This blog post is an attempt to elaborate on a problem with managing on/off campus access to electronic journals at the University of Lincoln. It’s a problem which confuses a lot of our users. I hinted at the issue in an earlier blog post.
Underlying the problem is a lack of consistency in the way e-journal platform providers/publishers implement Athens/”Shibboleth” access to their content.
I think the answer to this problem is “…use EZProxy as well or instead“. (We plan to do so.) However if anyone from a ‘strong’ federated-access position can suggest a way around the problem based purely on honest, SAML-based principles, then I’m all ears!
The system we use to manage access to e-journals at the University of Lincoln is EBSCO’s electronic journals A-to-Z. Within its underlying journals knowledgebase, the A-to-Z stores a URL for each journal – here I’ll refer to that URL as A.
The A-to-Z also provides the facility—a very nice facility, as it happens—to rewrite that URL according to a set of predictable rules, generating a new URL which is a function of the original URL: in my pseudomathematical shorthand I’ll call this f(A).
EBSCO call this facility of theirs a “Proxy Server”. Now – I could be being thick, but I don’t think this is a proxy server: it’s a URL rewriting application which merely happens to be used by some libraries to redirect traffic via a URL-rewriting proxy (such as the aforementioned EZProxy); in fact it can be used to ‘mask’ any URL.
We use the so-called “Proxy Server” facility to mask the default URL, A, and instead direct the browser back to the OpenAthens authentication point for the journal provider/publisher (allowing authentication both via the UK Federation and trad. Athens), with a redirect back to the post-authentication page for the journal. We’ll call that page A′ (i.e. “A prime”). A′ permits access to the full text of the journal.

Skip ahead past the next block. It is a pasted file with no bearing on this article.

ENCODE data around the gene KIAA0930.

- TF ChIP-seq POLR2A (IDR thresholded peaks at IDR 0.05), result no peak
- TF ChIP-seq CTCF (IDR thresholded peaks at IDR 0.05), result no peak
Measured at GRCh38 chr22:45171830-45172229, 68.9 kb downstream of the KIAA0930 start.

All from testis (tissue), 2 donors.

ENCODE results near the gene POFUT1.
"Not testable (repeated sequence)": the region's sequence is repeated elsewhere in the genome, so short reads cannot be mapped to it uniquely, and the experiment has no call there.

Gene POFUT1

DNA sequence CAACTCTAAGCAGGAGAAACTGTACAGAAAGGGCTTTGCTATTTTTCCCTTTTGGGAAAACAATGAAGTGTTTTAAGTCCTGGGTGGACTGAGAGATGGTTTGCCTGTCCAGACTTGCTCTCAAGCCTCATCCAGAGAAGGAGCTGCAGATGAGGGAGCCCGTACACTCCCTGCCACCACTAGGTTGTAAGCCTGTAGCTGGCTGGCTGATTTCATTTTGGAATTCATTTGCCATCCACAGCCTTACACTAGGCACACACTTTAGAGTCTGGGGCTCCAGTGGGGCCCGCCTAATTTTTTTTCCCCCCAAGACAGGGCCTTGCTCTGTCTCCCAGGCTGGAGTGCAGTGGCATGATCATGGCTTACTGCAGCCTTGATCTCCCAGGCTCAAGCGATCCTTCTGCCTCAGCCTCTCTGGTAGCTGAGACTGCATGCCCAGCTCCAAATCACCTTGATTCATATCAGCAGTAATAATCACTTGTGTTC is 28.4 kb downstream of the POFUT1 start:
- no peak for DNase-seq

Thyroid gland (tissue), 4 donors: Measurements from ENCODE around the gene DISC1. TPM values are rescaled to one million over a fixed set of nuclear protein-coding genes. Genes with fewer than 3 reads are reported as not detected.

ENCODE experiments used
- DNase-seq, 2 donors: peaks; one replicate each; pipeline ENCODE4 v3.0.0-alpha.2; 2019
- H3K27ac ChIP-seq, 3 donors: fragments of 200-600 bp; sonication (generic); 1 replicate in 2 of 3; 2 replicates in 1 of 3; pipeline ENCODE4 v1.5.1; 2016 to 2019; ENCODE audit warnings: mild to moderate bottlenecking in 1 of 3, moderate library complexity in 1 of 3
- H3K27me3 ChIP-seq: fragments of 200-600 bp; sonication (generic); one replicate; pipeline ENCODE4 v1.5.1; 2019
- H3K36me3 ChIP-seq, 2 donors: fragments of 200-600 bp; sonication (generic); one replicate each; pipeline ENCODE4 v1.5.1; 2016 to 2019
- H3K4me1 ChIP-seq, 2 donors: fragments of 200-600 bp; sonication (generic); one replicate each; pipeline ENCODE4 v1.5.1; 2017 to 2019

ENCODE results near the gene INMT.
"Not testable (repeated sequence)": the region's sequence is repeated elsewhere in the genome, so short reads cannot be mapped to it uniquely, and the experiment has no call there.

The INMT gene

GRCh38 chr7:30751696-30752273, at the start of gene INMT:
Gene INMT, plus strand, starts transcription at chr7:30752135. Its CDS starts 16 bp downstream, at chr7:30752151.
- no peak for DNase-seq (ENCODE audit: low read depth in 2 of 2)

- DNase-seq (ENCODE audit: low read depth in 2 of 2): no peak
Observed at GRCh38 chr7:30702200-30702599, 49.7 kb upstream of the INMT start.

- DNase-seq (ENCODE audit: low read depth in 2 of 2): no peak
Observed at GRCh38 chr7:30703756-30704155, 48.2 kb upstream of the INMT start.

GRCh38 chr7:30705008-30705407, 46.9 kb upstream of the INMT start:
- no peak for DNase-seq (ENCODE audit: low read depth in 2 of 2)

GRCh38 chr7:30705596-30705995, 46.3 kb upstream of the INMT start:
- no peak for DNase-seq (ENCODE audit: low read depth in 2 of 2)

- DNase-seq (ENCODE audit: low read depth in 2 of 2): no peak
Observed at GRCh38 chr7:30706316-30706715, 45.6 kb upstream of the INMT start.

N.B. it’s only possible to do this at all if the Athens/UKAMF authentication point for the journal has a predictable structure. If A′ includes any randomly-generated or unknown elements that aren’t in A and which vary from journal to journal, then A′ can’t be generated by f(A) – so some providers rule themselves out at the first hurdle. Bonjour, most legal databases! Yeah, you know who you are…
If it isn’t possible to create an A-to-Z “Proxy Server” URL mask, then our usual fallback position is to rely on IP authentication for on-campus traffic, but to instruct the user to manually select an Athens/’my institution’-type login for off campus access. This is not ideal: it confuses off-campus users who are used to seamless on-campus access, and it requires that we create help guides—I name and shame thee, Elsevier ScienceDirect—to lead people through often terribly confusing login procedures.
There’s another complication: some journal providers, upon Athens-esque authentication from A, don’t send the user to A′. Instead, they redirect to a generic post-authentication page, D′.
This = Bad. If you do this, I… just… can’t speak to you right now.
If we don’t (or can’t) apply a URL-rewriting mask in the A-to-Z for a journal package which exhibits this awful behaviour, then we’re relegating off-campus users to a third-class service; further widening the gap between on- and off-campus behaviour. If we do apply a mask, we relegate all users to the same lack of functionality. Which compromise do we choose? We’re damaging the user experience in both cases. [Click the diagram below to embiggen.]
Finally, and for the sake of completeness, I think that this [below] would be the equivalent flowchart for EZProxy. (You can see why some libraries—and apparently their users—find it attractively simple. It also has the advantage that the ’masking’ is consistent across all or most journals, the configuration for each e-journal provider being done within EZProxy itself.)
Last word – here’s a useful page from Eduserv of Athens-authentication deep links for various e-resource providers. It may be helpful in creating masked URLs for Athens-authenticated journals.